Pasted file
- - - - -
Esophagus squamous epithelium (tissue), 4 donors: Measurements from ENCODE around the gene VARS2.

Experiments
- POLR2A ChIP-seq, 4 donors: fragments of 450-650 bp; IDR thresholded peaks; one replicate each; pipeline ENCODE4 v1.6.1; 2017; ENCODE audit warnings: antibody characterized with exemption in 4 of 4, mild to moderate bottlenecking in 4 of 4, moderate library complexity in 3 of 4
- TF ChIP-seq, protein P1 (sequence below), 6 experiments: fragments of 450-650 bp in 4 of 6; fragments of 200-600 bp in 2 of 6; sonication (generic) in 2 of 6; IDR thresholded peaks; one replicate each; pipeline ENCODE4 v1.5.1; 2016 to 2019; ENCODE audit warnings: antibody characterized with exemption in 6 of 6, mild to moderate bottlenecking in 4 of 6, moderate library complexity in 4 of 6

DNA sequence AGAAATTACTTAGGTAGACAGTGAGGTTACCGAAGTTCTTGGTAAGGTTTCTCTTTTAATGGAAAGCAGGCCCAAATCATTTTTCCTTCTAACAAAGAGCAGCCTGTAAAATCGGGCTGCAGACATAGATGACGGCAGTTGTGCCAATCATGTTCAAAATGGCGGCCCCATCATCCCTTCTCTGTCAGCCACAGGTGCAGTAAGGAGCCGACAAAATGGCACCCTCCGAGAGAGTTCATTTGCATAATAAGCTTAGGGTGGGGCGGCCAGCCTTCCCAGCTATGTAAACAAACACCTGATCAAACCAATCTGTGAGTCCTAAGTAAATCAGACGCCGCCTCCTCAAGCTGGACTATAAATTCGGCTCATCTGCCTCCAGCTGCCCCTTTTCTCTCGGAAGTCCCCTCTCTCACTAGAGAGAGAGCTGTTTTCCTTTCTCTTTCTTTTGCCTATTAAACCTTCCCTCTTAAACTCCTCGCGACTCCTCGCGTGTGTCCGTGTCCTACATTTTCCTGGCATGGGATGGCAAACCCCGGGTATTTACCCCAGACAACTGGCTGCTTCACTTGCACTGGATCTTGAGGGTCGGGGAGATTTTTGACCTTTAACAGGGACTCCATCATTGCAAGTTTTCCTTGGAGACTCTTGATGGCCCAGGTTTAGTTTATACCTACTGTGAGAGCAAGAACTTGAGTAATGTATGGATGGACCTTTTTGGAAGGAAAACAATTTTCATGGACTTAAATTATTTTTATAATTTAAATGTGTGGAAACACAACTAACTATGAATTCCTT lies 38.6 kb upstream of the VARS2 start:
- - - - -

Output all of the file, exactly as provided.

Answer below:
Esophagus squamous epithelium (tissue), 4 donors: Measurements from ENCODE around the gene VARS2.

Experiments
- POLR2A ChIP-seq, 4 donors: fragments of 450-650 bp; IDR thresholded peaks; one replicate each; pipeline ENCODE4 v1.6.1; 2017; ENCODE audit warnings: antibody characterized with exemption in 4 of 4, mild to moderate bottlenecking in 4 of 4, moderate library complexity in 3 of 4
- TF ChIP-seq, protein P1 (sequence below), 6 experiments: fragments of 450-650 bp in 4 of 6; fragments of 200-600 bp in 2 of 6; sonication (generic) in 2 of 6; IDR thresholded peaks; one replicate each; pipeline ENCODE4 v1.5.1; 2016 to 2019; ENCODE audit warnings: antibody characterized with exemption in 6 of 6, mild to moderate bottlenecking in 4 of 6, moderate library complexity in 4 of 6

DNA sequence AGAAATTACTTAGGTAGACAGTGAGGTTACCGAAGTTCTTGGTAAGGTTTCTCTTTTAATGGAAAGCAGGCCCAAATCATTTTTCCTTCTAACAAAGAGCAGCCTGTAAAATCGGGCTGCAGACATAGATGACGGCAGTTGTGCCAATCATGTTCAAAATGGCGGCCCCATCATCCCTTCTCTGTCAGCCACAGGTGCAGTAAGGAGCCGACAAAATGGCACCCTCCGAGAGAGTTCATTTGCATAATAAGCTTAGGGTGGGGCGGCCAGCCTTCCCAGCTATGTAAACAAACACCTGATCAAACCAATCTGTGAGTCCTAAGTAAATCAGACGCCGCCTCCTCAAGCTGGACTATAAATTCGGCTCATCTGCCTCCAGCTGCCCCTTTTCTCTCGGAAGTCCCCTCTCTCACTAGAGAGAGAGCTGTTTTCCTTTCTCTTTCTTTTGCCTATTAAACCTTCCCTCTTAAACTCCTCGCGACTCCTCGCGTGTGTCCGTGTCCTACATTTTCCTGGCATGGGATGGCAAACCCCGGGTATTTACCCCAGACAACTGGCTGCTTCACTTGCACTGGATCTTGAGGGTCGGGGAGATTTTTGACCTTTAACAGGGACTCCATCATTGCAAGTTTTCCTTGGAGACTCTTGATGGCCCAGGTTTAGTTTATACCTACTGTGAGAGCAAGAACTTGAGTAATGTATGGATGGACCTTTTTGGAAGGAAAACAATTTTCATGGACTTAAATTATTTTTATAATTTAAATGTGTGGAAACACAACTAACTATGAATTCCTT lies 38.6 kb upstream of the VARS2 start: